Palladium was the only precious to be on the positive track on Monday, as the equity rally deteriorated the flight to safe haven investments. Palladium’s near term outlook remains bleak, as reports from Europe said that car registrations dropped 18 percent in February.
Palladium was the only precious metal to be on the positive track, as the equity rally deteriorated the safe haven investments, gold, silver and platinum. However, palladium’s near term outlook remains bleak, as news out of Europe showed new car registrations declined 18 per cent in February. For the palladium market, automotive catalysts are the largest consuming sector, accounting for 63 per cent of demand. Electronic equipment accounts for 21 per cent; dental alloys, 12 per cent and jewelry, 4 per cent.
U.S. palladium imports fell -23.6 per cent in January from a month ago, and were down -69.0 per cent from the previous year, the Commerce Department reported Friday. U.S. palladium exports rose 341.2 per cent in January from the previous month, and were up 128.5 per cent from the previous year.
Palladium’s price has been on a rollercoaster ride in 2009. The metal has traded down to the $180 per oz range several times, but quickly retraced on positive signals. On the short to intermediate time frames, palladium’s strength will be determined by how it responds to the corrections in the gold and silver markets. Corrections in these markets are anticipated as the economic conditions around the globe improve. If during this corrective phase palladium can hold above 180 while the other metal’s prices collapse, then it is highly likely that the palladium market is about to take a swift rebound.
North American Palladium posted its fourth-quarter losses. North American Palladium’s results were hurt as it wrote down it’s investment in mining interests and temporarily cut production at its Lac Des Iles mine. The palladium and platinum producer posted a quarterly net loss of C$112.4 million, or C$1.31 a share, compared with year-ago loss of C$11.1 million, or 19 Canadian cents a share. The fourth-quarter 2008 results included a non-cash impairment charge of C$90.0 million, or C$1.05 per share, to write down it’s investment in mining interests, due to market conditions. Palladium production for the quarter ended Dec. 31, was 21,373 ounces down 70 per cent from a year-ago, mainly due to the temporary closure of the Lac des Iles mine in Thunder Bay, Ontario, on Oct. 29. Palladium sales that were settled during the fourth quarter, realized an average of $207 per ounce, a decrease of 41 per cent compared with $348 per ounce in the same period last year. The company said the temporary closing of the Lac des Iles mine will reduce expenses and help maintain its cash position. Lac des Iles is the company’s only mine and has historically produced about 4 per cent of global palladium supply, according to the Toronto-based company.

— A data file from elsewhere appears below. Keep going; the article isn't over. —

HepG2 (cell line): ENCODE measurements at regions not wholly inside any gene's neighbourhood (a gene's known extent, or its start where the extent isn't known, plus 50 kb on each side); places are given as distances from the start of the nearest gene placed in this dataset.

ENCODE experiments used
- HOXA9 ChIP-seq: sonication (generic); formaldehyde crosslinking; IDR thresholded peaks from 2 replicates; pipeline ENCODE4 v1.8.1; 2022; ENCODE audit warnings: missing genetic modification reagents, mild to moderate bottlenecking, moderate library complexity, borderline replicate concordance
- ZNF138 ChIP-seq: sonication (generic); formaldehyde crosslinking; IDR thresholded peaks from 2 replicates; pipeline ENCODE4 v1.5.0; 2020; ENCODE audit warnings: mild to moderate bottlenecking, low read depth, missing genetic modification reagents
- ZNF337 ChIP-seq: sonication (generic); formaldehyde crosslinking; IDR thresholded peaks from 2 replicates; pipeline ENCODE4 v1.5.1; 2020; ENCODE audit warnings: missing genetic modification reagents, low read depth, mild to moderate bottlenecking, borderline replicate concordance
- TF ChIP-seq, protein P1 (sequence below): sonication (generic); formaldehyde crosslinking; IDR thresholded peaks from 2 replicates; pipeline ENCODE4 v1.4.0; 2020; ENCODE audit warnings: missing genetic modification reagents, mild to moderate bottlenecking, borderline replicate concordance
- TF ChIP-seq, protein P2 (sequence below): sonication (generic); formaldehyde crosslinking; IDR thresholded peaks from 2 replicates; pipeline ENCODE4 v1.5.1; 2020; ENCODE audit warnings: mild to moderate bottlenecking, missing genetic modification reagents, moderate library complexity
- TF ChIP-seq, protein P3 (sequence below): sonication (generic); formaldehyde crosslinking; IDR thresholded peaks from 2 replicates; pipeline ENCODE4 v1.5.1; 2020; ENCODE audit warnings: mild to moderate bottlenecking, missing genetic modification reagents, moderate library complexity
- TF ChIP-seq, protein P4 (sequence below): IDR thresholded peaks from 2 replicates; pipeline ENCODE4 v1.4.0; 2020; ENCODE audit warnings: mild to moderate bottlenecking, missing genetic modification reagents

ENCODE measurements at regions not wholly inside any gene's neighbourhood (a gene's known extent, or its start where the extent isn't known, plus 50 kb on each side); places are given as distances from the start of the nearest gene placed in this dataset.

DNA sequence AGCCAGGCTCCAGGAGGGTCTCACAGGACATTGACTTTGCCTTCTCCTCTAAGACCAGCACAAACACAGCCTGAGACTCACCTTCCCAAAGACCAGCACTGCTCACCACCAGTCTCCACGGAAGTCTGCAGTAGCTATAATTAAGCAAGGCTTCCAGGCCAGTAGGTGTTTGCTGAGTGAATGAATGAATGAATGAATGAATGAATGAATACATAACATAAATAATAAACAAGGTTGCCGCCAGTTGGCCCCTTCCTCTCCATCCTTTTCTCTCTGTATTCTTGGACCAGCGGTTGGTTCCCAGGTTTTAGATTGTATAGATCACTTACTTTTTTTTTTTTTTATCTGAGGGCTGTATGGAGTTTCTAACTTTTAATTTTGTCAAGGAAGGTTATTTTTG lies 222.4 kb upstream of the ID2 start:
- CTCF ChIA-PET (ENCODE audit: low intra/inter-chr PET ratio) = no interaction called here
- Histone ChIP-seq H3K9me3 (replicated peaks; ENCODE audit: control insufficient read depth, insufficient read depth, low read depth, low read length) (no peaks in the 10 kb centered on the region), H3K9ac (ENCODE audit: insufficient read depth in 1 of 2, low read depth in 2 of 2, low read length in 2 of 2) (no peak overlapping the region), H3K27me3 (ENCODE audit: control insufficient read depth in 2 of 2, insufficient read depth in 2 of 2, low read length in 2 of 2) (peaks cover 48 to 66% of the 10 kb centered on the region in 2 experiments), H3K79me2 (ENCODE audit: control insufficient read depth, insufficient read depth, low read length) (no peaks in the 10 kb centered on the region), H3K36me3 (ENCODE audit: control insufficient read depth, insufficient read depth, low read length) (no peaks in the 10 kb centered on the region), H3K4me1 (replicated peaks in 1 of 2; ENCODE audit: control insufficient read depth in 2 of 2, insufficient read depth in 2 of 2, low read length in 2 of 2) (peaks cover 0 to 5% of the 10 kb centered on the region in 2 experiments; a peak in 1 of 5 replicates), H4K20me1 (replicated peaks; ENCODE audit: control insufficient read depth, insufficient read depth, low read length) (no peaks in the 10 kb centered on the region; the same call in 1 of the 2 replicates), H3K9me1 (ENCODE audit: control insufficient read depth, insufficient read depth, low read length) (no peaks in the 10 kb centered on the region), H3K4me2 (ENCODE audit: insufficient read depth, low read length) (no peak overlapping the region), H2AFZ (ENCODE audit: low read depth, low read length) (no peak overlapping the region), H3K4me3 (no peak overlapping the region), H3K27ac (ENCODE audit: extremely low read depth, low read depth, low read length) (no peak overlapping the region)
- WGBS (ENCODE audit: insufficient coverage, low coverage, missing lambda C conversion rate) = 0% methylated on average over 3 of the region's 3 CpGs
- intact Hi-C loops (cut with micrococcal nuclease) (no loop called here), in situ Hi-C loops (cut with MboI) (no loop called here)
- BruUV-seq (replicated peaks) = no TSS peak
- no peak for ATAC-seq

In other news, the company announced it plans to acquire gold assets or gold companies, as part of its strategy to build itself into a mid-tier precious-metals company “with multiple mines”, president and CEO Bill Biggar said. “The objective is to position NAP as an attractive investment vehicle for investors seeking exposure to multiple precious metals while minimizing currency and political risks, Biggar said on a conference call. At Lac Des Illes, palladium prices would probably need to recover to around $300/oz for the firm to consider reopening the mine, “although it is a bit of a moving target”, he said. The company is also working on a prefeasibility study for a second underground zone – the Offset zone – at LDI, and has an extensive drilling program under way. A preliminary assessment in May last year estimated that the Offset zone could be mined for up to ten years, and may yield an annual production of 250 000 oz of palladium, 16 000 oz of platinum, 17 000 oz of gold, 2-million pounds of nickel and 4-million pounds of copper. The prefeasibility report is scheduled for completion by midyear.
Stillwater Mining Co. announced that it lost $131.9 million in the fourth quarter, citing the world economy’s steep slump and weak platinum-group metal prices. The fourth-quarter results included impairment charges of $70.7 million and amounted to $1.41 per share, on revenues of $182 million. That was down from net income $100,000, or less than $0.01 per share, on revenues of $162.4 million, in the year-ago period. Stillwater mines palladium and platinum from two underground mines located in south-central Montana. In 2008 the company reported a net loss of $112.7 million, or $1.21 per share, on revenues of $855.7 million, which compares to a 2007 loss of $15.5 million, or $0.17 per fully share, on revenues of $673 million. “The 2008 results are truly disappointing, in particular after the company’s comparatively strong performance earlier in the year,” said Francis R. McAllister, Stillwater chairman and chief executive.